Green Grass, Running Water is one of my favourite examples of CanLit – playful and full of humour, but with deep undercurrents of epic storytelling and ancient strife. The novel dives into colonialism, land rights, and just how much one person can owe to their family or home town.
Considering Thomas King has won a host of awards for his work, I was surprised at how few covers I found for this book. It’s only been translated into a couple of languages and only has a few different editions in English. All the same, there are a few great covers in the bunch.
The image of a coyote seems to be one that all the designers have latched onto, which makes sense – as the trickster of traditional indigenous tales, Coyote makes more than one appearance in the book and always seems to have a paw in somewhere.
The trade paperback edition (centre) is by far my favourite, and for once in my life, my favourite cover is actually the edition I own.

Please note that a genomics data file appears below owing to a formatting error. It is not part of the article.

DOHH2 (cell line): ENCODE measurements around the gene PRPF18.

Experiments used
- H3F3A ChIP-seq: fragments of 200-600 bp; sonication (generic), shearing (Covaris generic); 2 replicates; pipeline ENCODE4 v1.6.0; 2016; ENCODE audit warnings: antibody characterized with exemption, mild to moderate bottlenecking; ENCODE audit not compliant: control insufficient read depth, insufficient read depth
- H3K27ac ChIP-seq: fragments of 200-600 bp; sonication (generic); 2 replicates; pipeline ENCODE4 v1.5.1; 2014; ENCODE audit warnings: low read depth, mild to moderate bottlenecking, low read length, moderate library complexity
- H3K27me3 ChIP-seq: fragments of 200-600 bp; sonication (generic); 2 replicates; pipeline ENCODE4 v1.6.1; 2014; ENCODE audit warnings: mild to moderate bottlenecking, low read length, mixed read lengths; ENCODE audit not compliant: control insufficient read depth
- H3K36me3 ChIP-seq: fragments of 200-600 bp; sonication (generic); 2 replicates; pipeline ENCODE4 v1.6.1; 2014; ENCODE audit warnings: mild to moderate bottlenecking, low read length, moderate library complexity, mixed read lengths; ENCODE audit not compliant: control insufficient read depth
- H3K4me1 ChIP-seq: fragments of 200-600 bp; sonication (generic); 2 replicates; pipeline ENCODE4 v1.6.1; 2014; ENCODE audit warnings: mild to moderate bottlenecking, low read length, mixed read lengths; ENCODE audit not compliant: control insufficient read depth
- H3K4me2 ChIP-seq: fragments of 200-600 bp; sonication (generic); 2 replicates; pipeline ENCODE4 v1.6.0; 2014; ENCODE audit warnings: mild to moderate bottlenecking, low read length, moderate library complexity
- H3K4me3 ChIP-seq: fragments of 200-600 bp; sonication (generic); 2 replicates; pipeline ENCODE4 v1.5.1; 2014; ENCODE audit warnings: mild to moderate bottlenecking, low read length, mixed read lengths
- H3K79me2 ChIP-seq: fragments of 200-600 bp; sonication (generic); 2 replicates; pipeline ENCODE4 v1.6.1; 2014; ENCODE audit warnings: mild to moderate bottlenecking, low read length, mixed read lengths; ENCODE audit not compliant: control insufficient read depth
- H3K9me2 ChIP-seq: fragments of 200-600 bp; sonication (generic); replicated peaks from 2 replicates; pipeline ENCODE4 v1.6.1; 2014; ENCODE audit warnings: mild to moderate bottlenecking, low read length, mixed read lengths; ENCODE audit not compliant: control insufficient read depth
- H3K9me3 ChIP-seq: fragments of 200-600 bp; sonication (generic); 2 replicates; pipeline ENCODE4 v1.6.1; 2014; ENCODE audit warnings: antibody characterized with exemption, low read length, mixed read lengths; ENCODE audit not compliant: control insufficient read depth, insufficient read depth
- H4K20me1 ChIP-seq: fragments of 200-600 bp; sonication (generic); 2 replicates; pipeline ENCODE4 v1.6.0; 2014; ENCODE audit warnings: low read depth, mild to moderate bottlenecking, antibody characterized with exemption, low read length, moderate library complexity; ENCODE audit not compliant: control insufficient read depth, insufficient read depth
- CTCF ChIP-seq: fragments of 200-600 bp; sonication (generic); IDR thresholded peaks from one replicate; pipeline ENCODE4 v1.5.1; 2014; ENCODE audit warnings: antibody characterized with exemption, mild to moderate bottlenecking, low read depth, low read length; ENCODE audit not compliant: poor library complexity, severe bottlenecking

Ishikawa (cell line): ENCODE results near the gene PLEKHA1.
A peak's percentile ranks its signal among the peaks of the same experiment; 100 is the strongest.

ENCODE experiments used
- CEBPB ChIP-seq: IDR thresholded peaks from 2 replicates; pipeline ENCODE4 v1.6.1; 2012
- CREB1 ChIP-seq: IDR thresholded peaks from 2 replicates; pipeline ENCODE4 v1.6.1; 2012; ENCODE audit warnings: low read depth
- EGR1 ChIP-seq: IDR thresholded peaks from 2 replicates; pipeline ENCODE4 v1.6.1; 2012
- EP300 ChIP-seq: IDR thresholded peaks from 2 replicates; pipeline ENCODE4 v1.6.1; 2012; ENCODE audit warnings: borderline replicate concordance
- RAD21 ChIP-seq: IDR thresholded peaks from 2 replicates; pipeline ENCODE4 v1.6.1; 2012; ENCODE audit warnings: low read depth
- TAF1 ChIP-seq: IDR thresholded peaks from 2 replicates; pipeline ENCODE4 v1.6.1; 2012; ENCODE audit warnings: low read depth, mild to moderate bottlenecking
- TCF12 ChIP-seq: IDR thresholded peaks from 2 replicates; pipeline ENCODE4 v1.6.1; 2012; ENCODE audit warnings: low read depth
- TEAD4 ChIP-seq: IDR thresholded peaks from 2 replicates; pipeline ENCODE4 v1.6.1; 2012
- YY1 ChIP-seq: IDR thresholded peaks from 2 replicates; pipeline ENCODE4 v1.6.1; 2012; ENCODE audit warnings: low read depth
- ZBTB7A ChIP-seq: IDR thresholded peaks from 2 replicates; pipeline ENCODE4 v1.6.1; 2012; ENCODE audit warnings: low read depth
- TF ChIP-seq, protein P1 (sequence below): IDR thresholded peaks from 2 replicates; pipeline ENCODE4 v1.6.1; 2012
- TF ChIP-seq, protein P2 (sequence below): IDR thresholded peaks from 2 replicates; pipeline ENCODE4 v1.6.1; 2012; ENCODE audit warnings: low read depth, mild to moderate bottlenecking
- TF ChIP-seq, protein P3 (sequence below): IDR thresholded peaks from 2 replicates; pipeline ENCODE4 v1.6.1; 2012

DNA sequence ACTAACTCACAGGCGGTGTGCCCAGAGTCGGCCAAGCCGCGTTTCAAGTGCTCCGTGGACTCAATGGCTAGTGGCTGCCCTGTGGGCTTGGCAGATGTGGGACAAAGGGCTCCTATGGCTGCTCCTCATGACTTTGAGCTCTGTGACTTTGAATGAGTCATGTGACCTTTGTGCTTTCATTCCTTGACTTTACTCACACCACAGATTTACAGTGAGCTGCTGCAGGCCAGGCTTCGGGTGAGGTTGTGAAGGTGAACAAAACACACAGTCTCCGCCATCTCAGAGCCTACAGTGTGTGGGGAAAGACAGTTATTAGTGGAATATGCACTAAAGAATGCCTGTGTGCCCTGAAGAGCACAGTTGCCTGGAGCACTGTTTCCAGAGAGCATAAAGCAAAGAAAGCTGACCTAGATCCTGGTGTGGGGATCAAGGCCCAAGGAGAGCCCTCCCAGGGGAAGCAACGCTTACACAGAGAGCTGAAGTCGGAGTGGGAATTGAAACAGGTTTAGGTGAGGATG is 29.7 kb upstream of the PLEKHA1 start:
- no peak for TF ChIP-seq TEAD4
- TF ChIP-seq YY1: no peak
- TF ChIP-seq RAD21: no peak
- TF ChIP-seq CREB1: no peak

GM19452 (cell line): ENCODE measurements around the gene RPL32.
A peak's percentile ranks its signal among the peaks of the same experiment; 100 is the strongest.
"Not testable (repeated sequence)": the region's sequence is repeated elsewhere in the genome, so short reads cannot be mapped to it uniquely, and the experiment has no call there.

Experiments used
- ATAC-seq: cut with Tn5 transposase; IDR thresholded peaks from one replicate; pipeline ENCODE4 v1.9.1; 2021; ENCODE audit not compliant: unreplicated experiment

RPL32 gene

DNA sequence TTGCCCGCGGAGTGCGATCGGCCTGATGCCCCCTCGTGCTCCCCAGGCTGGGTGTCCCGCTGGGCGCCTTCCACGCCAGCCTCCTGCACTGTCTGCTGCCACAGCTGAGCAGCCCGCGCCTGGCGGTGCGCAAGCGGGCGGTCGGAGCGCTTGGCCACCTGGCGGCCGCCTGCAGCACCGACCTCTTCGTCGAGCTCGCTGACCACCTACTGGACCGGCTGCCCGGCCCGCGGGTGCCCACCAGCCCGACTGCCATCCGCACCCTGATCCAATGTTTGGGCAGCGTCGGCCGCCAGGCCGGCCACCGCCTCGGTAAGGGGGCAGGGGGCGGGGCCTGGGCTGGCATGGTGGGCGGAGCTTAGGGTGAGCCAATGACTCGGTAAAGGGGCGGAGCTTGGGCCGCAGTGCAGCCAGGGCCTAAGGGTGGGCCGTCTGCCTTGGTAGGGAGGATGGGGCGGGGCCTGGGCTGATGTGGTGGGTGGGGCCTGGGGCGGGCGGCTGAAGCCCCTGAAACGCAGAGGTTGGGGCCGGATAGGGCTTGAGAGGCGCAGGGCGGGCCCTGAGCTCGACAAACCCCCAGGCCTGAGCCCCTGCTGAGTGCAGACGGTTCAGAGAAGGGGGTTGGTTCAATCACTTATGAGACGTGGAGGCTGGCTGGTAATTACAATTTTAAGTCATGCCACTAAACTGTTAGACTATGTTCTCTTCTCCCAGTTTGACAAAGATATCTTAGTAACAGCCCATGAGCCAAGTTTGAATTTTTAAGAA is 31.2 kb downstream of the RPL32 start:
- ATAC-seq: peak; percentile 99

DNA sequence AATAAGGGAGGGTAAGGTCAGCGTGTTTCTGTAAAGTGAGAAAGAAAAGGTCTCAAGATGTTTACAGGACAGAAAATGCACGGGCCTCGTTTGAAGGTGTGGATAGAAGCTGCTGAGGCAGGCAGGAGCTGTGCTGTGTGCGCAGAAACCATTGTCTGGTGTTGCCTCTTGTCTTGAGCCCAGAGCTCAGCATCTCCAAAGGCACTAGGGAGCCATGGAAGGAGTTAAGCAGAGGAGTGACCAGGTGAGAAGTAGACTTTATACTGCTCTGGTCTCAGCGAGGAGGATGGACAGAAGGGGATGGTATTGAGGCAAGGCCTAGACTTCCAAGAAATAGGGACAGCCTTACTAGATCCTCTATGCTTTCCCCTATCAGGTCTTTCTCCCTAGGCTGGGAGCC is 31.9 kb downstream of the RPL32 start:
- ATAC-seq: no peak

Then we stumble into completely lacklustre and dated design in the translated versions:
I’m at least a little fond of the French translation (far right) – especially the inclusion of the car imagery. But the other two translations (the only two I could find!) are frankly dreary.
Overall, none of these covers really stir me, which is a little sad considering it’s one of my favourite books. But lucky for me, I have talented friends and I convinced one of them to design a new cover for Green Grass:
I love that it includes more car imagery, and that the font is a nod to the campy Old Western imagery that plagues the characters. You can see more work from the talented Anthony Biondi here and here, and he writes about his process creating this particular cover on his blog.
Which cover is your favourite? I’d love to see your comments. Feel free to link to any great cover art that I’ve missed!
Cover to Cover is a weekly project comparing and critiquing covers of popular novels, published every Wednesday. Find more posts in this series here.